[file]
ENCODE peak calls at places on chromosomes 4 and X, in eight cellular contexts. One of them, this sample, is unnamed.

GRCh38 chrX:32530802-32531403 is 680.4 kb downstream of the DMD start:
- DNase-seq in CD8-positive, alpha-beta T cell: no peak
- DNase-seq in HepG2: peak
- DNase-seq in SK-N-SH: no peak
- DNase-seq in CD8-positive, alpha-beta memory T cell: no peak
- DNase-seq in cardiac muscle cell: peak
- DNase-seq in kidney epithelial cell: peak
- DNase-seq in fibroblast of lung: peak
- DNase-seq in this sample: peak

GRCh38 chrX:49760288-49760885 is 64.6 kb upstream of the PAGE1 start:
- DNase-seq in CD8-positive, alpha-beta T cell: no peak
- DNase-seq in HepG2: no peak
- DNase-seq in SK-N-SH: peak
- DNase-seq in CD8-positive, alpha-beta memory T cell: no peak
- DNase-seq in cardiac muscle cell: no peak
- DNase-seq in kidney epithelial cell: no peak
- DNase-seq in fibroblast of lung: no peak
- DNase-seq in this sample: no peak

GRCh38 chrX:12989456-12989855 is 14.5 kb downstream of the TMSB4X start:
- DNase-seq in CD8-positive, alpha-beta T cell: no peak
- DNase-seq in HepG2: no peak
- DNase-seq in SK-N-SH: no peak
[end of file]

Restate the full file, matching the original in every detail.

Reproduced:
ENCODE peak calls at places on chromosomes 4 and X, in eight cellular contexts. One of them, this sample, is unnamed.

GRCh38 chrX:32530802-32531403 is 680.4 kb downstream of the DMD start:
- DNase-seq in CD8-positive, alpha-beta T cell: no peak
- DNase-seq in HepG2: peak
- DNase-seq in SK-N-SH: no peak
- DNase-seq in CD8-positive, alpha-beta memory T cell: no peak
- DNase-seq in cardiac muscle cell: peak
- DNase-seq in kidney epithelial cell: peak
- DNase-seq in fibroblast of lung: peak
- DNase-seq in this sample: peak

GRCh38 chrX:49760288-49760885 is 64.6 kb upstream of the PAGE1 start:
- DNase-seq in CD8-positive, alpha-beta T cell: no peak
- DNase-seq in HepG2: no peak
- DNase-seq in SK-N-SH: peak
- DNase-seq in CD8-positive, alpha-beta memory T cell: no peak
- DNase-seq in cardiac muscle cell: no peak
- DNase-seq in kidney epithelial cell: no peak
- DNase-seq in fibroblast of lung: no peak
- DNase-seq in this sample: no peak

GRCh38 chrX:12989456-12989855 is 14.5 kb downstream of the TMSB4X start:
- DNase-seq in CD8-positive, alpha-beta T cell: no peak
- DNase-seq in HepG2: no peak
- DNase-seq in SK-N-SH: no peak